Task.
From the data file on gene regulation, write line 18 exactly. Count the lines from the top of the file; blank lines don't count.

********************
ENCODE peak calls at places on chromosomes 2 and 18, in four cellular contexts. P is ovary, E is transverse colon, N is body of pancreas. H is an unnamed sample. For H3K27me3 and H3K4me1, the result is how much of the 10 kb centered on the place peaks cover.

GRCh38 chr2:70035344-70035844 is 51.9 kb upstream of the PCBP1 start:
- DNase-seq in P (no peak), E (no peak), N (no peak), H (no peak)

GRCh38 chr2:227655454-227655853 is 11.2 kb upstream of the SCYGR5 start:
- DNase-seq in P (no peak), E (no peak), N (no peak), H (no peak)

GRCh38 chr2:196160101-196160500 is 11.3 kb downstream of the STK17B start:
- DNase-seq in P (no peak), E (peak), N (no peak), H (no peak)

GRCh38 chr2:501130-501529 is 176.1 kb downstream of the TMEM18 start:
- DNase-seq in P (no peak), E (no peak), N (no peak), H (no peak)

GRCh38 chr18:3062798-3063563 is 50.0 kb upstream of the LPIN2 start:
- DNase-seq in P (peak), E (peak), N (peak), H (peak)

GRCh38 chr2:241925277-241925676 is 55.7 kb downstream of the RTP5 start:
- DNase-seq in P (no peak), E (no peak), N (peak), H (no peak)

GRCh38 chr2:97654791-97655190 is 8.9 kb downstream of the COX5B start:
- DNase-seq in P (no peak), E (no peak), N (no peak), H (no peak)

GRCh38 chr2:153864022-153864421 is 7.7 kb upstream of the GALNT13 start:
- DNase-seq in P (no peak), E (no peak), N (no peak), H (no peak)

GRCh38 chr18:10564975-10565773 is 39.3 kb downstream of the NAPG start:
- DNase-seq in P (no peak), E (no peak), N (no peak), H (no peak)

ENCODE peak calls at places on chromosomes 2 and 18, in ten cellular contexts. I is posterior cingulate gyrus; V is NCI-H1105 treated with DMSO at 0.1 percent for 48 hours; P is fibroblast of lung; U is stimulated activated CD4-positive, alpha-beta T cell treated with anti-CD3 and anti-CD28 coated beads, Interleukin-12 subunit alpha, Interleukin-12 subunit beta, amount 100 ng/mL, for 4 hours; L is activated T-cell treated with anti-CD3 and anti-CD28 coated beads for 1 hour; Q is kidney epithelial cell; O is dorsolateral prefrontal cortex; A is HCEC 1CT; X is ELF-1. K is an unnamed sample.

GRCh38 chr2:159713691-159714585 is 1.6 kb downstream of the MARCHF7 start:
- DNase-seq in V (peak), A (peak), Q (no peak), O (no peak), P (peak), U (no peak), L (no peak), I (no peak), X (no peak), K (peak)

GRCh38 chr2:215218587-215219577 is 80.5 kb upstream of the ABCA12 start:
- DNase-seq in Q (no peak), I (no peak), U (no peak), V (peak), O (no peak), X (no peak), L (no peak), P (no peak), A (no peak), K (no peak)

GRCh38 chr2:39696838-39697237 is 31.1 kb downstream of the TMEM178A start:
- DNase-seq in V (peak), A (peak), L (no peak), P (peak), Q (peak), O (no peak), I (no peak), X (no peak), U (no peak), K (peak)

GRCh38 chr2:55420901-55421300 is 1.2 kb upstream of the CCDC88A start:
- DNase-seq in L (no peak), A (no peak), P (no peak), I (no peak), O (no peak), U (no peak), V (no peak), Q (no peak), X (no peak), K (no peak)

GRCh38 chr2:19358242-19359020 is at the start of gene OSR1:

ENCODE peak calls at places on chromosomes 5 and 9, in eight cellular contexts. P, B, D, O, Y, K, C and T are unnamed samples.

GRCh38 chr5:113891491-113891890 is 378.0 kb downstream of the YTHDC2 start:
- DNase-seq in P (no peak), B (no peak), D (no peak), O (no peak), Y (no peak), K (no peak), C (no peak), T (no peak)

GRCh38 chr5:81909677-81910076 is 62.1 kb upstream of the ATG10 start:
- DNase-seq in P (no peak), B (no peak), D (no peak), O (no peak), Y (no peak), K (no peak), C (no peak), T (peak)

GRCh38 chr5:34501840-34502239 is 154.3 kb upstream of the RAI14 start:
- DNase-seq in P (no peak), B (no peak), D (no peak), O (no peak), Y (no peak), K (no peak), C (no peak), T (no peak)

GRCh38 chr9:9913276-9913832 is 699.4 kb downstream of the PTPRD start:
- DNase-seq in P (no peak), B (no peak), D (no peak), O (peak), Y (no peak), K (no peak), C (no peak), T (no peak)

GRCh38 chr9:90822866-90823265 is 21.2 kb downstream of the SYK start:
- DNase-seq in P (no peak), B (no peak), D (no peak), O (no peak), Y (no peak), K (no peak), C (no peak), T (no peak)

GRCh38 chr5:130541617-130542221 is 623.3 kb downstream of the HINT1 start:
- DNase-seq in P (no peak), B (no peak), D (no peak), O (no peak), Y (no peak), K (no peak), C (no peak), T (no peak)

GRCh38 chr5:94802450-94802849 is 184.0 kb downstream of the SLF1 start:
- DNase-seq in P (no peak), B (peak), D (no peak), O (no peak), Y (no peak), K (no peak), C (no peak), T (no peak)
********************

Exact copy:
GRCh38 chr18:10564975-10565773 is 39.3 kb downstream of the NAPG start: